Why Brocade’s Senior Director of Corporate Affairs Came to PGS
When making decisions about graduate school, a mentor had this sage advice, “If you’re going to spend tens of thousands of dollars and consume two years—or more, as it would happen—of your life with time away from your family, wouldn’t you want to at least learn something you crave?”
I’m grateful that I listened.
Academically, I was a late bloomer. I earned my undergraduate degree in 2008 at age 43 from the University of San Francisco (USF) after working my way up to become senior director of human resources at Wyse Technology. But through USF, I came to learn the value of education and enrichment, and I knew that I wasn’t finished. I knew that I wanted to earn a master’s degree. Problem was I didn’t know in what and from where?
Deciding on the “What”
After a 10-year background in human resources, earning a Bachelor’s Degree in Organizational Behavior and Leadership had been logical. The curriculum was a perfect extension of my work experience, and—by design—that experience allowed me to be an active participant in class discussions on topics from communication, change management, corporate culture, and much more. It was the right degree at the right time.
However, in the time that followed the completion of my undergrad, my experiences in trying to demonstrate strategic value to my corporation also shed light on a new opportunity. If I wanted my corporate peers to recognize my contributions as useful to business outcomes, I would need to develop my finance and strategy acumen. I needed a deeper understanding of comprehensive business principles. It was clear that in order to grow professionally—up and to the right, as they say—I needed to earn an MBA. More than that, if I wanted my C-suite executives to respect my corporate responsibility recommendations as essential to business growth, I would need to expand my sustainability resources. I needed to earn an MBA that focused on the triple bottom line.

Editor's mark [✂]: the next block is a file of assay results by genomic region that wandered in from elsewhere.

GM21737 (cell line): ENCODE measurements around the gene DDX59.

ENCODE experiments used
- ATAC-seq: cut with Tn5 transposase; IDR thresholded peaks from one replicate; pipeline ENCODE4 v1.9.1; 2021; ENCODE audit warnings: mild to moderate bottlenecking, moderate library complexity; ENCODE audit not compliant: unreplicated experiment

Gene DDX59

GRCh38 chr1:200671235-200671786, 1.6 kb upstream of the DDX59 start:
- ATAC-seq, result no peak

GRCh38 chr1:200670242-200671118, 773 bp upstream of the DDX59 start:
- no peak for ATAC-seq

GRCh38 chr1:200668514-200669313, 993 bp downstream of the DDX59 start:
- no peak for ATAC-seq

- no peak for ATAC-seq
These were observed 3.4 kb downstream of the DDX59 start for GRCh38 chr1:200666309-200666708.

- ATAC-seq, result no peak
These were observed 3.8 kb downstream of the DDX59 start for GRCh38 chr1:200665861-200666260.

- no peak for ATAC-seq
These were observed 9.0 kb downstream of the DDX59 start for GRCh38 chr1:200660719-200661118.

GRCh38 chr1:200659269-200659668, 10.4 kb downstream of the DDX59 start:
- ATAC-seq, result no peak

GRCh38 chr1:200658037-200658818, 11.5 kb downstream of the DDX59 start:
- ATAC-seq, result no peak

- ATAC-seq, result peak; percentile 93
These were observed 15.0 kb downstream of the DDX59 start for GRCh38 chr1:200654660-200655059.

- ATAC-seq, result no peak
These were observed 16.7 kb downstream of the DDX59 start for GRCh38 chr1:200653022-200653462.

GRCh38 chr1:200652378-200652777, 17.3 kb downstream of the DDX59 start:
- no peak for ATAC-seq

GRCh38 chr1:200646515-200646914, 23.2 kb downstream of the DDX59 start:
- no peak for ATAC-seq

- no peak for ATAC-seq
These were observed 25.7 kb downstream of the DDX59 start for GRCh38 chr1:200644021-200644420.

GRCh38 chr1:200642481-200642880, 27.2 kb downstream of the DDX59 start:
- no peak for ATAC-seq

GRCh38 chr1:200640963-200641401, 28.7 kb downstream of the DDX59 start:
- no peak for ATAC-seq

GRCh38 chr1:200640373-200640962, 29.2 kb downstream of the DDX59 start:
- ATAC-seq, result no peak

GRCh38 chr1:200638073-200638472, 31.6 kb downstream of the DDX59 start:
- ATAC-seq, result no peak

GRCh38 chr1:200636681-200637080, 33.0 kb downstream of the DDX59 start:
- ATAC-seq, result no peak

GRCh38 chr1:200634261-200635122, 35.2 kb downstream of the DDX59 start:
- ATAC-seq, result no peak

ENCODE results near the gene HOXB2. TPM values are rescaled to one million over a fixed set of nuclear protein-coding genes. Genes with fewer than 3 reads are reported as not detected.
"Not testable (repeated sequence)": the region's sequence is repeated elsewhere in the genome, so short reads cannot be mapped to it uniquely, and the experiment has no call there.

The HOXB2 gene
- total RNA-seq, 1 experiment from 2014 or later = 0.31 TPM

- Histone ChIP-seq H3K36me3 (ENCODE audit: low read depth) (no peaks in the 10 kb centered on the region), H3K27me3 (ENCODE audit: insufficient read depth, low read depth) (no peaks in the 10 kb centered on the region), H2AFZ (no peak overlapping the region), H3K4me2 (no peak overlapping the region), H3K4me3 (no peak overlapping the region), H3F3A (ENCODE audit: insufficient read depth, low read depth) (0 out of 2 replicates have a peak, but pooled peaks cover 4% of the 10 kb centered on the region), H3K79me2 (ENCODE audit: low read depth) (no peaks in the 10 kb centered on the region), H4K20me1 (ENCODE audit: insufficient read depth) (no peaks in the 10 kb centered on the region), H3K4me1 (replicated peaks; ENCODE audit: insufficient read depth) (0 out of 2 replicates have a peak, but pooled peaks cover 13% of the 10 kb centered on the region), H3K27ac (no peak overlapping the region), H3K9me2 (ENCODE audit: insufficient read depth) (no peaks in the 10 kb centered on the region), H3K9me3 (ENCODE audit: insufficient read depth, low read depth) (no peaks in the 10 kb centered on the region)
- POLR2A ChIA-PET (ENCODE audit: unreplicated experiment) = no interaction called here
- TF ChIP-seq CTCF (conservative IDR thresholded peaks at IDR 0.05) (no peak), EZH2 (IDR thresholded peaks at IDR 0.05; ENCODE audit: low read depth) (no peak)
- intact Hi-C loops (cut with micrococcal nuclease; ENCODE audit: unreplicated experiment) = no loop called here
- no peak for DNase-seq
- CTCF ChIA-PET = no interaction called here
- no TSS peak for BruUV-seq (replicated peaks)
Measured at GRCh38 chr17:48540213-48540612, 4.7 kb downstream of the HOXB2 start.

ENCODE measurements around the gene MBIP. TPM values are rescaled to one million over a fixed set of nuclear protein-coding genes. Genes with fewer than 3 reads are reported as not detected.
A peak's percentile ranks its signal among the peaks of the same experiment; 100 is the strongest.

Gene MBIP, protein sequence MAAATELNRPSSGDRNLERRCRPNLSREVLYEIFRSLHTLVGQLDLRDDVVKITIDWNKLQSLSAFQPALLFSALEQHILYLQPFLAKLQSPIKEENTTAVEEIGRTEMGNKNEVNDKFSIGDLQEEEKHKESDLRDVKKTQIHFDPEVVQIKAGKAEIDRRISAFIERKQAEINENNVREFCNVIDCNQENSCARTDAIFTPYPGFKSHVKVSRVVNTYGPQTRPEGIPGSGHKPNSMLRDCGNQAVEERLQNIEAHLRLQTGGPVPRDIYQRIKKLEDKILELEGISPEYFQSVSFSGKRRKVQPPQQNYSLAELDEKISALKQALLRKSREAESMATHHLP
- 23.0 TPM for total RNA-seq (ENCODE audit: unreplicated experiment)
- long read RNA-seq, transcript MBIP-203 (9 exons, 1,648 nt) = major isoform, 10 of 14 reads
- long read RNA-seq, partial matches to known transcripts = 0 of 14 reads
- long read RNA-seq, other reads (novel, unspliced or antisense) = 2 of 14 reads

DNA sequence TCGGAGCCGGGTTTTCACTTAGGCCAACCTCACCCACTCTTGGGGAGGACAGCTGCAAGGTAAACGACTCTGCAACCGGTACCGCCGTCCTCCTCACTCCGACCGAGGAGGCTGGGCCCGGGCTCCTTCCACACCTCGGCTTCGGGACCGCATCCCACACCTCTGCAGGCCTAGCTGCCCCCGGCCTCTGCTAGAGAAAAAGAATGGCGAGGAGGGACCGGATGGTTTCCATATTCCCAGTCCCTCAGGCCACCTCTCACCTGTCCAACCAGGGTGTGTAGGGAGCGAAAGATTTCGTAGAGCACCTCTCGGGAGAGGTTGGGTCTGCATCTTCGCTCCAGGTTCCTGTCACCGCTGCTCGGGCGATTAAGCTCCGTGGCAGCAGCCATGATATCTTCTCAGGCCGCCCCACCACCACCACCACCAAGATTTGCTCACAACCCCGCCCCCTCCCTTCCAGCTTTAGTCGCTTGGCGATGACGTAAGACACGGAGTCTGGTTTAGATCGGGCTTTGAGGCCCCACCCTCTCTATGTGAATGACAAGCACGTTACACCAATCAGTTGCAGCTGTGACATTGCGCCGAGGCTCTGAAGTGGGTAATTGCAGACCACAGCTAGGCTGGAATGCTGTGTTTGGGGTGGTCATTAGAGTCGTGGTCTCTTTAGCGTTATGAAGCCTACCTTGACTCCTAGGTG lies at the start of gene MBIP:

Debating the “Where”
While attending a networking event on corporate citizenship, I heard about “this small private college out of The Presidio.” I was already debating between St. Mary’s College and Santa Clara University. From my USF experience, I had great admiration for the Jesuit principles and both schools incorporate community and ethics into their curriculum. Both programs would also allow me to balance my academics with my need to work full-time. Still, I added Presidio Graduate School to my list of considerations. After attending an information session, visiting classes, and talking with trusted mentors, my debate was over. I applied for admission to PGS and became a student—again—in the fall of 2010.
Benefiting from the “What” and “Where”
As my fellow Presidians can attest, the rigors of the program are high—and should be. For me, it was three years of study that involved 35 residencies, four experiential projects, six teams, countless papers, on-line learning sessions and class presentations, and one awesome Capstone project. But in many ways those are the transactional outcomes. What happened to me and has since manifested in my current work is transformational.
Personally, I am beyond proud of the fact that I completed the program itself. To be among the 9% of the US population with a master’s degree is a feat in itself. I am an example for my sons, nieces, nephews, and others, that setting goals and achieving them is worthwhile. I am a better citizen and steward of our limited resources—I act today as if tomorrow matters.
Professionally, I am an informed systems-thinker, who is recognized as a value add. I have the confidence and the ability to draw upon my PGS-earned resources to contribute to conversations and deliberations. My experience at PGS refined my business knowledge and acumen, enabling me to improve my work within my organization and with external partners. I am confident that invitations to speak about corporate responsibility and my growth in my role at Brocade are a result of my time at PGS.
As Senior Director, Corporate Affairs at Brocade, I’m responsible for driving the Company’s comprehensive corporate responsibility platform. Over the years, I’ve pulled out my ‘PGS Tool-box’ a number of times to deliver results:
• When trying to think creatively about sharing information with a large group, I dug deep into Effective Management, Communication and Action lessons—asking myself, “What would Nils Moe and Carl Schneebeck do?”—and created an interactive game instead of a PowerPoint presentation.
• I use concepts from Managerial Marketing on a regular basis, channeling Professor Rob Coombs and using the 5-Ps as I strive to increase internal and external awareness about the company’s efforts, accomplishments, and lessons learned.
• Insights from Leadership for Sustainable Management are handy too when advocating on Capitol Hill; when meeting with congressional leaders, I wonder, “how would Professor Cynthia Scott diagnose these 5 Dynamics?”
Countless times I have harkened backed to these classes and others, leading me to the conclusion that, in me, PGS has served its mission to “educate and inspire a new generation of leaders to transform business and public policy.”
For that, I’m grateful.